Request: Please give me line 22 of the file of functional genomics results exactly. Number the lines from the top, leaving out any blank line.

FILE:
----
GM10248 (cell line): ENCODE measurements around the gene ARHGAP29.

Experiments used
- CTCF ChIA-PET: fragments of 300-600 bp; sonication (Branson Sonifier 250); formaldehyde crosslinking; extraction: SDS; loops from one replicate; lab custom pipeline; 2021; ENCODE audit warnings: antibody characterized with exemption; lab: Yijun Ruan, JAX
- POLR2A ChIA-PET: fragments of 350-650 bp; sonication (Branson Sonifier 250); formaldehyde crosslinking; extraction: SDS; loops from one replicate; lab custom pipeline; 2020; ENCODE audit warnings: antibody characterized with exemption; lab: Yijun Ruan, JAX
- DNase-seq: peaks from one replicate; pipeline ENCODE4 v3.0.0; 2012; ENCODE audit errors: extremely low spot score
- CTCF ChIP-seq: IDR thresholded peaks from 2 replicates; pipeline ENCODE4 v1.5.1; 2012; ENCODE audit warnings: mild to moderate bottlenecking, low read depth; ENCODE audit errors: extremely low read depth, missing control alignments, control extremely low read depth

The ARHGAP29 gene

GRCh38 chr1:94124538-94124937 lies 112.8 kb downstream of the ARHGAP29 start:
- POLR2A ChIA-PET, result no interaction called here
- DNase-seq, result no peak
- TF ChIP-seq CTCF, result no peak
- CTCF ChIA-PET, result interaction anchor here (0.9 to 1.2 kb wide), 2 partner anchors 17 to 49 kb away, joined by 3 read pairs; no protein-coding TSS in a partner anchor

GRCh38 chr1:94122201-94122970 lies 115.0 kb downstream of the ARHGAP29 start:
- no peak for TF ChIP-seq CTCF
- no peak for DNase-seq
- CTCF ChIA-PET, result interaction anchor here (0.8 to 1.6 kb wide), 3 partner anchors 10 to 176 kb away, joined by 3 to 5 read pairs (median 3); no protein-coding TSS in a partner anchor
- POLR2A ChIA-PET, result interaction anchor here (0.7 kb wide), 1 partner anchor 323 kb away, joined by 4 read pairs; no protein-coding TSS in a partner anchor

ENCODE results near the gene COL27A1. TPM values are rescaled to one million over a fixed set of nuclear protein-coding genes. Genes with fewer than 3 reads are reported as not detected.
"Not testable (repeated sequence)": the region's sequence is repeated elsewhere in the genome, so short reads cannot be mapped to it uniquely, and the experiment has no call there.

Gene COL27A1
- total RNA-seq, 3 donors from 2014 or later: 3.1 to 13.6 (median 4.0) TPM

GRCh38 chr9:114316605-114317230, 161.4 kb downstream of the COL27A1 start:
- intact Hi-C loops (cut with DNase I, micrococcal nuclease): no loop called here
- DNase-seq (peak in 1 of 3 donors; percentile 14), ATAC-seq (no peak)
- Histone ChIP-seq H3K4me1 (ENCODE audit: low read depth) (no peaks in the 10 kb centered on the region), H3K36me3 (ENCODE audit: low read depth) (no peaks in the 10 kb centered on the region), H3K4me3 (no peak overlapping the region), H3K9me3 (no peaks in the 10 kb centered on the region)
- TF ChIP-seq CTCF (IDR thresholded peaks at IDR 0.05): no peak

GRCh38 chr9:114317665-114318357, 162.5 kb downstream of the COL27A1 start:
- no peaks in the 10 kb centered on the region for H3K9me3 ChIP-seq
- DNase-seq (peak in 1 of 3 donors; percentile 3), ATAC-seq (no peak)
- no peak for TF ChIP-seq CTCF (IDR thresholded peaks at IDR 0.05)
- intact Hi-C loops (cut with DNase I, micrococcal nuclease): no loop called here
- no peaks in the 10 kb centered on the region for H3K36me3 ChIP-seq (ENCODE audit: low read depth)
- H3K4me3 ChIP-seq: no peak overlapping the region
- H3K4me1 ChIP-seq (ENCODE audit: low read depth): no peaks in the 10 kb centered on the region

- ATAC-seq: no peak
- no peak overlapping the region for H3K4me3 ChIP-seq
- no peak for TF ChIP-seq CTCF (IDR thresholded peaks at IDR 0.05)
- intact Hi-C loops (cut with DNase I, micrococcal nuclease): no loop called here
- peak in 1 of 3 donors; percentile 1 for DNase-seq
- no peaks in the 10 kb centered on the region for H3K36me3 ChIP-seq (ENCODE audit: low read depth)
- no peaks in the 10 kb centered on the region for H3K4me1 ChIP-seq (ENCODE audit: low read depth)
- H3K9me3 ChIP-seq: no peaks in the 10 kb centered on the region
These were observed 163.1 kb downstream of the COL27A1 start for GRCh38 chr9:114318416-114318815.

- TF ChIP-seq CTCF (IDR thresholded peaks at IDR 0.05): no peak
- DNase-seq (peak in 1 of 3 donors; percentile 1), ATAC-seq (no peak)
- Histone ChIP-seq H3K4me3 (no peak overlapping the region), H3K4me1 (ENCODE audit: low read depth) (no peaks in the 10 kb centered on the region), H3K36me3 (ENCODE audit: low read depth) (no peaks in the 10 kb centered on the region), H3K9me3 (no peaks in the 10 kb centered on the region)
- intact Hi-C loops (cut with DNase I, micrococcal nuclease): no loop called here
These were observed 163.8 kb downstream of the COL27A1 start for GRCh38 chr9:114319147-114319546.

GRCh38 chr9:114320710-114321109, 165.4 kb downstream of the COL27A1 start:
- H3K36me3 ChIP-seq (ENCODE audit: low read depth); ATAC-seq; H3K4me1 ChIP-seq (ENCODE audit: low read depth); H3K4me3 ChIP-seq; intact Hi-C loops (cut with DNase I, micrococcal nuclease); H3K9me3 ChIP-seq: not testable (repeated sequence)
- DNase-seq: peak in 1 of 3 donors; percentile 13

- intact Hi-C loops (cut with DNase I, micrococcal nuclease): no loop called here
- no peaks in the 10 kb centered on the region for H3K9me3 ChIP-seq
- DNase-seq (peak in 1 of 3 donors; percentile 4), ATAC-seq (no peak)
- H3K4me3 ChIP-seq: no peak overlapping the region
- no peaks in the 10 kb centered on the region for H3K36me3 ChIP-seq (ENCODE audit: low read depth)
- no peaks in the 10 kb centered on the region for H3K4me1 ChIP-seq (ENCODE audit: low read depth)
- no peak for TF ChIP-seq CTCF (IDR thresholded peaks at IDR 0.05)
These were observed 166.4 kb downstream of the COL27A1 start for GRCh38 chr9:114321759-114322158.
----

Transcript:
GRCh38 chr9:114316605-114317230, 161.4 kb downstream of the COL27A1 start: